Consensual teen sexting is on the rise. A shame-free talk about safe sexting can protect your teen from legal and reputational harm.

Teens commonly feel like they might die of embarrassment when you have your first sex talk with them.

But just wait: The talk about sexting may bring new levels of mortification.

As parents, it’s important to push through these awkward feelings for the sake of protecting and guiding your children.

Before you broach the sexting discussion, though, understanding why teens are sexting and the potential ramifications are turnkey to navigating conversations about healthy sexual development and technology.

You might feel blindsided when the child you’ve raised since infancy reaches an age of sexual curiosity. But take solace that sexting is a normal and common part of sexual development these days, especially as your teen spends more time in digital spaces than any generation before.

A 2018 analysis of 39 studies found that teen sexting has increased in recent years, and trends show that the rate of sexting increases as teens get older as well.

One such study that involved 656 high school students in 2017 found that 40.5% of male teens and 30.6% of female teens had received nudes.

A 2019 review of the research also found that more often than not, sexting is consensual.

Your surprised reaction to this seemingly sudden evolution in your child is a normal part of the process, too, so don’t be too hard on yourself for being caught off guard.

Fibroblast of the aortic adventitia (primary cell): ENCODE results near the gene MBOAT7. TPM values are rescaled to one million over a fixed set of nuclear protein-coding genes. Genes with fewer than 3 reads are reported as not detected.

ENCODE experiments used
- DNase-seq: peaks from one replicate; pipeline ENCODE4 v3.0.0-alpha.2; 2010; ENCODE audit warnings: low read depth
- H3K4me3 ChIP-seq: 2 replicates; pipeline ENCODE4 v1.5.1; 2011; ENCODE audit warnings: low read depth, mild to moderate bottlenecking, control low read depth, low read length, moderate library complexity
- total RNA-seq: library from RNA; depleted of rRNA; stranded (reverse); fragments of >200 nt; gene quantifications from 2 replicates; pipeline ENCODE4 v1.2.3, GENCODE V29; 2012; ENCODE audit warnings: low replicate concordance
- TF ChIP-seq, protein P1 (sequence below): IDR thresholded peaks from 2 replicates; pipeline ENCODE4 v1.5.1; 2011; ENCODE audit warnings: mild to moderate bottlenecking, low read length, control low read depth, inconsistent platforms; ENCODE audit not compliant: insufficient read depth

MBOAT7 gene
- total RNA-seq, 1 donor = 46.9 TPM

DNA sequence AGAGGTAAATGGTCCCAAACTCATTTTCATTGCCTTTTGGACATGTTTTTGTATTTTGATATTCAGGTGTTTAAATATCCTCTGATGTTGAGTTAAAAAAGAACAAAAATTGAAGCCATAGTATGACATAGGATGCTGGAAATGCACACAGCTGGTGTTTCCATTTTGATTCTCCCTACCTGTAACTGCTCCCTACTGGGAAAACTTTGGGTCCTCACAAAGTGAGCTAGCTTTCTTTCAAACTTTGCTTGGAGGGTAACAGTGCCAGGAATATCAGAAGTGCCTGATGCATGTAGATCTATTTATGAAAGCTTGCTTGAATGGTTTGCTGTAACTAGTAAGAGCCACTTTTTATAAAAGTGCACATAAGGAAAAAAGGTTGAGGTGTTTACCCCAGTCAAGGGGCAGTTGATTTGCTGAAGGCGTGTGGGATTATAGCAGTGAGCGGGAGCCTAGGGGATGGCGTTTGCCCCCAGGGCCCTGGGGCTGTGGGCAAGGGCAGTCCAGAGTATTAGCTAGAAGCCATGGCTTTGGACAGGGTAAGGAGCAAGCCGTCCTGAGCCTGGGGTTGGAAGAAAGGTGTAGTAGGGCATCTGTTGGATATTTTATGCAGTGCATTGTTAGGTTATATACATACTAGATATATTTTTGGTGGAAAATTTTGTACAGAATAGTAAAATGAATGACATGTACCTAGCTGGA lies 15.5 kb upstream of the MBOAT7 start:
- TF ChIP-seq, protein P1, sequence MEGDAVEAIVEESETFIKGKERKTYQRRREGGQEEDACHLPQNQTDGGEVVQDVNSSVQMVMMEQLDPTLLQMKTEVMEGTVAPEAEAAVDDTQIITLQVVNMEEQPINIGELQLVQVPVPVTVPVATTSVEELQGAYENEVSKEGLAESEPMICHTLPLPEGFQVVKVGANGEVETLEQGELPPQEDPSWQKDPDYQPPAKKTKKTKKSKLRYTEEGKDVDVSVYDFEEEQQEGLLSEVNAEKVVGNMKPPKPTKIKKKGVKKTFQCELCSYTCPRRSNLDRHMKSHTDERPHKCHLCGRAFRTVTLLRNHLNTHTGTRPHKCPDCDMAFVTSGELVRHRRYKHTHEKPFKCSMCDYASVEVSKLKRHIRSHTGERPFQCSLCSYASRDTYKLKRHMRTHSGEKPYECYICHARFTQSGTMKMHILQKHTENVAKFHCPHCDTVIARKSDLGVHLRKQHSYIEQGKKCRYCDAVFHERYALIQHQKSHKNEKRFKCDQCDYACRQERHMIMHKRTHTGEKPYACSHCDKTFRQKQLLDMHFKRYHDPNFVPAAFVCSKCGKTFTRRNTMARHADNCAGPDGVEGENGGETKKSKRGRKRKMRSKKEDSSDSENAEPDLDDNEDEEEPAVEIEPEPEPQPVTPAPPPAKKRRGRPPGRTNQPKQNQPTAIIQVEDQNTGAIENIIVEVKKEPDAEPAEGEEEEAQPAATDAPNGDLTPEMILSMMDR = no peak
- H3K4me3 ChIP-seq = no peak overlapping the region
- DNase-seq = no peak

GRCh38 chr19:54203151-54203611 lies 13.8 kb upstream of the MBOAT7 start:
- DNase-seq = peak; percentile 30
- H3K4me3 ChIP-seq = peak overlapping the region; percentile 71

If you’re from a pre-smartphone era, you may be wondering why on earth your teen would send nudes and put themselves in such a vulnerable position. There are several reasons, including:

False security from apps that delete messages

Most teenagers don’t know life without the internet, apps, and smartphones, and that ultra familiarity can cause them to act recklessly without fully comprehending the risks of sexting — particularly with apps that claim to “erase” messages after they’ve been viewed by the recipient.

“With the development of software like Snapchat, many teens feel a sense of invisibility about their actions online,” says Kristen Adams, a licensed clinical social worker and the founder of GTX Teen Therapy.

The familiarity paired with the false sense of security while using these apps might encourage teens to send a photo or message they otherwise wouldn’t. This is where you, the parent, come in to help your teen safely navigate technology and sexuality.

Maybe you happened to be holding your teen’s phone when an erotic text message popped up.

Or maybe you were innocently scrolling through your teen’s phone looking for the family picture that they forgot to message you, and you stumbled upon a nude photo.

Whether you were actually snooping or not is beside the point. Your immediate reaction to seeing sexually explicit content on your teen’s smartphone might elicit strong, panicked feelings.

If at all possible, wait until this shock wears off before you say one word about it to your child.

In the interim you might gather more perspective on parental boundaries with teens and what to make of privacy as they age.

Then take a deep breath and start a thoughtful, two-way conversation following the tips below.

Avoid shaming your teen